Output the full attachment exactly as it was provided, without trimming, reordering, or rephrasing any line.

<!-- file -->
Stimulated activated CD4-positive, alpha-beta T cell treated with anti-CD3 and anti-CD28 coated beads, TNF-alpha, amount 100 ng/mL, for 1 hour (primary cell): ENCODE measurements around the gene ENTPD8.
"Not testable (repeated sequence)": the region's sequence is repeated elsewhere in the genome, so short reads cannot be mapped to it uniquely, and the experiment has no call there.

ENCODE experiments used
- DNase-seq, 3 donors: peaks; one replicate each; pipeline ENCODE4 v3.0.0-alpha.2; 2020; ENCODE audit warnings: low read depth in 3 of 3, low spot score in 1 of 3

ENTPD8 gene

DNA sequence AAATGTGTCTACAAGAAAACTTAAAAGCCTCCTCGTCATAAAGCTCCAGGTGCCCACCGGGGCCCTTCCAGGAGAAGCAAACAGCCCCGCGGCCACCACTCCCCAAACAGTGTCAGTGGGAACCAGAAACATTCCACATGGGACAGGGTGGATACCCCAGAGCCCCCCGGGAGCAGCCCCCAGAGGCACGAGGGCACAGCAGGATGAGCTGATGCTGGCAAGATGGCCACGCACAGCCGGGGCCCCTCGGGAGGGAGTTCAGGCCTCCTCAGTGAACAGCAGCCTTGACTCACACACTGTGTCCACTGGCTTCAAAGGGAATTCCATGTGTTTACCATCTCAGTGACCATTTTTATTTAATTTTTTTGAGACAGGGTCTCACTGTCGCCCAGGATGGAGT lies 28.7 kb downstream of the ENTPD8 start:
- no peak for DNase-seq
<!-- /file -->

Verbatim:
Stimulated activated CD4-positive, alpha-beta T cell treated with anti-CD3 and anti-CD28 coated beads, TNF-alpha, amount 100 ng/mL, for 1 hour (primary cell): ENCODE measurements around the gene ENTPD8.
"Not testable (repeated sequence)": the region's sequence is repeated elsewhere in the genome, so short reads cannot be mapped to it uniquely, and the experiment has no call there.

ENCODE experiments used
- DNase-seq, 3 donors: peaks; one replicate each; pipeline ENCODE4 v3.0.0-alpha.2; 2020; ENCODE audit warnings: low read depth in 3 of 3, low spot score in 1 of 3

ENTPD8 gene

DNA sequence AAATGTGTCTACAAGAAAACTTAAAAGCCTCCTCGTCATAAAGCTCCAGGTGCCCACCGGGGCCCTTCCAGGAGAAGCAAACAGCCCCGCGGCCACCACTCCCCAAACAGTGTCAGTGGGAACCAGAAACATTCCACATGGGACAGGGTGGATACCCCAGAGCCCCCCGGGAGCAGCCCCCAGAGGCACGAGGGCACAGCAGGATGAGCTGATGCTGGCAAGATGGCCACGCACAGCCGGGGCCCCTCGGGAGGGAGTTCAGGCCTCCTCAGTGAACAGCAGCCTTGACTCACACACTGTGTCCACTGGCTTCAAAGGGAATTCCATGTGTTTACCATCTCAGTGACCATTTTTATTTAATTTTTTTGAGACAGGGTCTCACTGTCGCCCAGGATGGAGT lies 28.7 kb downstream of the ENTPD8 start:
- no peak for DNase-seq